Monday, September 24, 2007

Defining Strengths and achievements.

Writing a life document such as a CV not an easy task. Looking back on the years of experience and accumulated resourceful strengths and skills is difficult. You sometimes look at the white screen staring back at you.

Defining your strengths and achievements especially if you are a Senior Executive can be a daunting task, there could be too many to choose from, or you just do not know what your achievements are.

I found out one of the easiest way in doing this, everyone can try this regardless of your age and your years of experience, and this can bring back memories as well as some good laughs - good times. Thought i'd share it.

Take out a piece of A4 size paper, or a mahjong paper or better if you have a white board that you could write on.

List down all the achievements that you remember from start, ever since the first day you won your 100 meter dash or climbed up Mount Kinabalu. You will be surprised of what sort of achievements which you remember. It can start from school right up to obtaining your MBA or your first 1 million sales deal or your Cisco Certified Network Administrator certification/PMI and so on.

Your own personal achievements sometimes speak louder than your professional certifications in determining good attitudes, mental challenges and our of work activities. Interviewers/employers would like to see what you could bring in to the company besides your experience and skills. I can find a CCNA professional anywhere, but not a CCNA professional who has climbed Mount Kinabalu, cycled up Genting Highlands or been on the Asia 4*4 challenge. Having made known of your achievements, the blank paper has now activities which you a proud to share and to show. Your sheer determination in competing or the love of your hobby.

Once you have written it down chronologically which will take you back in time and giving yourself a chance to relook at your achievements and goals, you can handpicked those you would like to list down in your CV.

Extra Co-curicullar activities (Achievements)

  • Climbed up the Mount Kinabalu Expedition
    Competed in the Melaka International Triathlon.
    Consistently an active primary to high school athelete.(400 metres)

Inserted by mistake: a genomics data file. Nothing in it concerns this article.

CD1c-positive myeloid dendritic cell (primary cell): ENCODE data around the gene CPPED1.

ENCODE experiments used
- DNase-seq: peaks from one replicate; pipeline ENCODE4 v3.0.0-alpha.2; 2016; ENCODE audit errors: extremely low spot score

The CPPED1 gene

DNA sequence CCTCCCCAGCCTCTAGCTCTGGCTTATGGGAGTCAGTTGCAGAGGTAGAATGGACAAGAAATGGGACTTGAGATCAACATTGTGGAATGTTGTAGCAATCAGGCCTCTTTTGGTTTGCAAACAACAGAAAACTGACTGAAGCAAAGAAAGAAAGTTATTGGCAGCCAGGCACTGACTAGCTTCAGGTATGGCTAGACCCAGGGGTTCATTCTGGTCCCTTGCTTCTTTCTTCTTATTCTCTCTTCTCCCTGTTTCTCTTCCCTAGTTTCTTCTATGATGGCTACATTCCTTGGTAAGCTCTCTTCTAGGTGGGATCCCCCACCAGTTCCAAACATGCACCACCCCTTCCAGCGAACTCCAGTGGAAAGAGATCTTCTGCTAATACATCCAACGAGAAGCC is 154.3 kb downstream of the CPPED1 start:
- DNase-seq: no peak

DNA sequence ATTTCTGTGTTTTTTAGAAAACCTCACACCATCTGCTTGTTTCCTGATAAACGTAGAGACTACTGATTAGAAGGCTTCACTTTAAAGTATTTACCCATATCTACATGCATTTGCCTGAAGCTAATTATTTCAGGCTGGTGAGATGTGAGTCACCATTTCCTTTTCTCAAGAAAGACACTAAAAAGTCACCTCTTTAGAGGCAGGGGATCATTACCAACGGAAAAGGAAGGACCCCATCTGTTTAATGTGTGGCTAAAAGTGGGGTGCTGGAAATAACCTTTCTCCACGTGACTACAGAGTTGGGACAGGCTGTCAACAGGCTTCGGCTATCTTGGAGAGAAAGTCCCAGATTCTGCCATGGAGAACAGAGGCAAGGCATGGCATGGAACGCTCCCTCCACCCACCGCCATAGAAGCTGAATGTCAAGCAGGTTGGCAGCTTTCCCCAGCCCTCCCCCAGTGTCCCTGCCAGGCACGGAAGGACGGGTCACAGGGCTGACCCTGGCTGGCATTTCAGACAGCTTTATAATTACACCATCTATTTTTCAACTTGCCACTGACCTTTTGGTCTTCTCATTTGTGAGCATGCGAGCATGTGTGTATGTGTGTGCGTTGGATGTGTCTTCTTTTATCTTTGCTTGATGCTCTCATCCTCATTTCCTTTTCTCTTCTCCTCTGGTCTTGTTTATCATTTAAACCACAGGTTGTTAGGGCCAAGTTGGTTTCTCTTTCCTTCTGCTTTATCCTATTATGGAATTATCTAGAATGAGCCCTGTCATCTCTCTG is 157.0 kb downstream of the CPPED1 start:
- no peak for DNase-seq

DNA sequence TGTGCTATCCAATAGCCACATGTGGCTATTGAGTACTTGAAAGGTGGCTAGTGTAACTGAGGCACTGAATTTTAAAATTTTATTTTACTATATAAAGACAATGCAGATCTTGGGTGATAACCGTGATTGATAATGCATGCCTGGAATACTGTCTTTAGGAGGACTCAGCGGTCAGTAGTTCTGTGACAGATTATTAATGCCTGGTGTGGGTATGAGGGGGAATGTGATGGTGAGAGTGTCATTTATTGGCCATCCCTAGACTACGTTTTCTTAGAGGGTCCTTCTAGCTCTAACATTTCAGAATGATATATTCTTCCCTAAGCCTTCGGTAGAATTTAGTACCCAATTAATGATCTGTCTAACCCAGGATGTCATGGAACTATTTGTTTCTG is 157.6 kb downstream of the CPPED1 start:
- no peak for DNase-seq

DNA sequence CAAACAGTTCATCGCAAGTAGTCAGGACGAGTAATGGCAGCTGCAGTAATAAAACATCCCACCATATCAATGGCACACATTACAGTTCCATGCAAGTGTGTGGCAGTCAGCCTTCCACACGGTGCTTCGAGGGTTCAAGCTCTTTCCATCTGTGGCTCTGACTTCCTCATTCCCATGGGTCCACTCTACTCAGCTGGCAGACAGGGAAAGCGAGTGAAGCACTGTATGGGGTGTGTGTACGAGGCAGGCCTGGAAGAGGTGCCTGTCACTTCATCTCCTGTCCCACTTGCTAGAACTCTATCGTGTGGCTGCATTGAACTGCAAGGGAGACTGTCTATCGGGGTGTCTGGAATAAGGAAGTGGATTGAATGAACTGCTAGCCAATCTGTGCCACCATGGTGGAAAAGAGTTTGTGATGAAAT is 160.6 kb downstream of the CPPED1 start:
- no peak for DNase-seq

Won the Art's VS Science Debate in University (Interstate level)
    CCNA, MCSE, MCP or PMI certified.
    Active in christian fellowship groups.
    Leader of the ........................ group.

List down all the achievements that you are proud of, from when you were young till today. Be proud of what you have done, as it made you what you are today. Do not be afraid to show it, your achievements are something no one can take away from you.

Wednesday, September 12, 2007

I believe in a personal touch.

Ever wondered why successful restaurants remain successful? I believe it is because of the nature of its personal touch of the owners. Each decor and its set-up itself has a personal touch. A good restaurant owner is always there cooking, serving, running the restaurant hence making a living, living his or her dream in owning a restaurant. If you look at the Prestige Top 40 below 40 magazine, I see a lot of restaurant owners. Their recipe for success is their personal touch and feel. Each restaurant has a personality. Restaurants such as, Las Carretas, Le Bouchon, La Bodega or big restaurants like Souled Out and Ninja Jones have their character and feel to it. It is definitely the hard work on being different and special. It is doing it your style and your way, it sets the tone and trend. We now all frequent these places due to its own nature. It is the owners perseverance and persistence in believing their vision or dream. Seeing it come true is always something nice, especially when it evolves to be a dining experience. I love dining out.

A restaurant is very much like an organization, SME or a large corporate Org. The staff are well-trained and groomed, there are set protocols and procedures, mentors and the owner like a CEO, engraining their culture with their staff.

I like doing what I do my way. I like to be personal and intimate professionally.

Passive Job Seekers:

Passive job seekers are people who are not actively looking for a job, however will deliberately listen receptively to a good opportunity. We do not find passive job-seekers through databases; we find them from referrals and active social networking. We approach them, though it can be difficult sometimes.